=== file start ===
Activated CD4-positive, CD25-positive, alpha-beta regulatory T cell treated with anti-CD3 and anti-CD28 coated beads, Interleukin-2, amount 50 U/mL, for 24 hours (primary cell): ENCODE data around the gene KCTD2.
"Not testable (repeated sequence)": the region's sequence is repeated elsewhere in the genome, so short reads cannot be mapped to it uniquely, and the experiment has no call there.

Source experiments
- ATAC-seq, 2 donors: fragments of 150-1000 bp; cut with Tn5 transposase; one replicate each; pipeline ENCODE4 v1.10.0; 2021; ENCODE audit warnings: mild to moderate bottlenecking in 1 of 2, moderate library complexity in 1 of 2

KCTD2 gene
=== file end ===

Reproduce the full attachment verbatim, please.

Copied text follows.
Activated CD4-positive, CD25-positive, alpha-beta regulatory T cell treated with anti-CD3 and anti-CD28 coated beads, Interleukin-2, amount 50 U/mL, for 24 hours (primary cell): ENCODE data around the gene KCTD2.
"Not testable (repeated sequence)": the region's sequence is repeated elsewhere in the genome, so short reads cannot be mapped to it uniquely, and the experiment has no call there.

Source experiments
- ATAC-seq, 2 donors: fragments of 150-1000 bp; cut with Tn5 transposase; one replicate each; pipeline ENCODE4 v1.10.0; 2021; ENCODE audit warnings: mild to moderate bottlenecking in 1 of 2, moderate library complexity in 1 of 2

KCTD2 gene